Inside Job – Wall Street. Ditch Street.
As “Inside Job” (2010) rolls into end credits, a woman sitting behind me sighed heavily and blurted aloud: “Well, that was better than a soap opera now, wasn’t it?”
My back stiffened in the seat and I resisted the urge to look back. In the darkness as I came in to the cinema, the same woman had lean forward and loudly whispered if I can not sit directly in front of her (there were only three empty seats in the row in front of her, I sat in the outermost edge one), but that’s not why I didn’t look back. It was because at that very moment there were two possibilities: she was joking, or she was serious.
And at that very moment, I could not handle the latter. At that very moment, I could not handle a single more inconsiderate, self-entitled person.
Because for the prior 120 minutes, I endured many, many of those people. “Inside Job” was full of them. Draped in expensive suits, heads balding, temples silvering, brows furrowed, rosy-cheeked, they looked straight-faced into the camera and told lies, gave vague answers, made laughable statements, and were ugly, unsightly, messes of human beings. While they stumbled with their words and tried their best to look not guilty, lives of millions of people crumbled around them, and so did the world that held those lives.
Goldman Sachs. Lehman Brothers. Etceteras. The senior executives of those Wall Street companies will never meet the people whose live-savings they hold within their palms, and yet from the congregation of those tiny drops of hard-earned wealth the executives will pocket millions and bet and hedge even more. Billions. Trillions. Unimaginable numbers that seem foreign to an average middle-class citizen, and yet he and she are the warm bodies who collect these numbers — dollars — and then unknowingly pass them onto the silver-haired strange men who reside on a street with the name of a piece of integral, fundamental architecture, except those men no longer have any integrity left, nor do they care about the foundation of the country they live in. Instead of supporting the people who provide them of their livings, they gamble dangerously with the people’s. Instead of taking care of those who take care of them, the Wall Streeters slowly, knowingly, set them up for destruction.
Wall Street? More like Ditch Street. Dig at the foundation of a country: it’s economy and people, as deeply as you can, as frequently and recklessly as you can, build your own mansions on the fringe and then when the pit finally collapses claim: oops, I didn’t mean to! I didn’t know this was going to happen! And then go sleep soundly in your mansions while those in the pit stare up into the pitch dark sky.
Wall Street. What a joke.
Charles Ferguson‘s documentary takes the whispers and strands we have heard throughout the recent economic collapse and confidently spin them into a clear, sensible narrative, taking us from the inception of greed to its eventual collapse and continuity. This is strong, beautiful work, the telling of a fascinating story that distills very complicated topics into comprehensible issues, understood in lay-men terms. This is important — because the people who need to see this film, the people who may actually do something to change the course of their futures — need to understand how it works, and specifically how it works for them.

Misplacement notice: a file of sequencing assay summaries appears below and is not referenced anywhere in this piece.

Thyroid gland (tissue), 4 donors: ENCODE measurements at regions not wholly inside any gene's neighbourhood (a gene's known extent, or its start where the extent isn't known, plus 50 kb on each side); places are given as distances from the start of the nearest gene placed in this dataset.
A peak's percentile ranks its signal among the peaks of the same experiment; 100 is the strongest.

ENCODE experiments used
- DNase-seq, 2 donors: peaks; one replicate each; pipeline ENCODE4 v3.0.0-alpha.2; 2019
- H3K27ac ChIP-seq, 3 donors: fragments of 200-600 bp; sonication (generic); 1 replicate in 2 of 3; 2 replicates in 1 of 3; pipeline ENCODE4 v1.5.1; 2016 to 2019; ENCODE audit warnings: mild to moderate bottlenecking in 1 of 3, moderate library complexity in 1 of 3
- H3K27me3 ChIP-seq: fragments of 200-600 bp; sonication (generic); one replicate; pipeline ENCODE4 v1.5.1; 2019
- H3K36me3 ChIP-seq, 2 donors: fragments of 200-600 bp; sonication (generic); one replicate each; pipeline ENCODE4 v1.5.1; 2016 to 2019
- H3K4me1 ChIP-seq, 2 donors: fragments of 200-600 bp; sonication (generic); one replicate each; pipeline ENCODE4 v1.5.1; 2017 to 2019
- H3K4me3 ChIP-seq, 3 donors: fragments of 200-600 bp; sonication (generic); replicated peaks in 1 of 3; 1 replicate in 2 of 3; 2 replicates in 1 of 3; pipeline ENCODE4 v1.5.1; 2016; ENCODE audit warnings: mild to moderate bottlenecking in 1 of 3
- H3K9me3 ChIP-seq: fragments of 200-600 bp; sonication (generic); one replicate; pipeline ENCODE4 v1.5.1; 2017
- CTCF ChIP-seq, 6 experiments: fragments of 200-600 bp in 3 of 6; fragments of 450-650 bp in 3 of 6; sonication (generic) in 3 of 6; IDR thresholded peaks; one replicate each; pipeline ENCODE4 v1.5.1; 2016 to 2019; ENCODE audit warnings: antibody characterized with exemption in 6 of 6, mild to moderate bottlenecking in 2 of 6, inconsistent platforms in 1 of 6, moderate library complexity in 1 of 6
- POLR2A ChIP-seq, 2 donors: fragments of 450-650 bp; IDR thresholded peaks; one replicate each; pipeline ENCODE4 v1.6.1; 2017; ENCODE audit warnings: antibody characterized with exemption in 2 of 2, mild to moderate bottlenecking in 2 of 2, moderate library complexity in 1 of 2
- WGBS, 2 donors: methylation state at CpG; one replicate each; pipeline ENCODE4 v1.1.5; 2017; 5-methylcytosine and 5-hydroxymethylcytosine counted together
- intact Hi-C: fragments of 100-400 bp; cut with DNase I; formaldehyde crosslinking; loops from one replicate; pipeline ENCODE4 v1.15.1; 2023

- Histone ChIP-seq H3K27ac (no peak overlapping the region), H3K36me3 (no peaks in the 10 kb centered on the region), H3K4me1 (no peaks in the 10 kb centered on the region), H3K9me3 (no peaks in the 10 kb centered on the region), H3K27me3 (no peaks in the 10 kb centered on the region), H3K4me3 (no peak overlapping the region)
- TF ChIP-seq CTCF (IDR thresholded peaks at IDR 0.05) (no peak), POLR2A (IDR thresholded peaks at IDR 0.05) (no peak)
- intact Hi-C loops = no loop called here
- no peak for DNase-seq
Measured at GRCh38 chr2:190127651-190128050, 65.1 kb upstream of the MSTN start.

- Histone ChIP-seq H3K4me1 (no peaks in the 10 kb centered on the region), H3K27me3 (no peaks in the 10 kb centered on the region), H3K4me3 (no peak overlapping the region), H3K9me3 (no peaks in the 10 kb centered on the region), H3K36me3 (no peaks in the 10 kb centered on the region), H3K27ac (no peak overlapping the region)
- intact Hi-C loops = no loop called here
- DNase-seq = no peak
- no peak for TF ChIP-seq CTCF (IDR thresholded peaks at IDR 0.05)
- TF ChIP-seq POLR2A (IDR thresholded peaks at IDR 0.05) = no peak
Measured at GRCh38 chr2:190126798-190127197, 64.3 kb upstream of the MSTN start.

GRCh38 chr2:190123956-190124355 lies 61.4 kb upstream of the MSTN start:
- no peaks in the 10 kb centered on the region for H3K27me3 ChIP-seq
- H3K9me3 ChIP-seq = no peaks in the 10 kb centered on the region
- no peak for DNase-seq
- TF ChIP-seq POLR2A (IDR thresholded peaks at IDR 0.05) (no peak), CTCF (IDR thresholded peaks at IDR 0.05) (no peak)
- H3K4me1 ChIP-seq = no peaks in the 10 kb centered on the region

Because as you will see, the “experts” already knew how things worked, they just didn’t have the conscience to make the right choices.
And why didn’t they? Throughout the film, I watched the top echelon of our society — mostly individuals blessed with quality education, relative intelligence, and the infinite potential to do good — turn away from the-right-thing-to-do time and time again. Instead they buy houses with too much space and planes with no directions and splash monthly salaries on nightly prostitutes and cocaine. Why?
I guess the obvious answer is greed, but that can’t be it all. Someone explains in the film that a recent study pinpoints the parts of human brain that are stimulated by the pursuit of making money as the same areas stimulated by cocaine use. Does this mean that these money-hungry Wall Street executives get a free pass because their behaviours may be biochemically reinforced? That, gosh, they are just addicted to living large?
And to that I say a resounding NO. To that I call bullshit. Love can be traced back to a biochemical reaction too, but no one high on love is putting ten million migrant workers out of work in China, or forcing a father of three to work over-overtime to support a shitty mortgage, or emptying the pension benefits of retirement homes of an entire state. This is too important. This. Is. Too. Important.
In the end it comes back to the people: the people who were robbed of what they thought were safe; the people who put their trust in a system that they thought was sound, but wasn’t. In the end, it is these people who need to use their electoral votes to put people who will make the right choices, into the right places, so that when the right time comes, they can make those right choices and make things right once again. Those are a lot of Rights that need to line up for change to happen, I know, but don’t the people deserve them? Don’t they deserve change and reform of a corrupt system that is public knowledge?
Someone once promised that those changes would come, and I, along with a lot of people, believed him. Now it seems like those promises are still pending, and the status quo is still intact. So, now, I wonder: When? Who? How? I bet a lot of other people are wondering the same thing too, those who lie awake at night beside their loved ones, staring into the dark sky and wondering if, and when, morning light will come.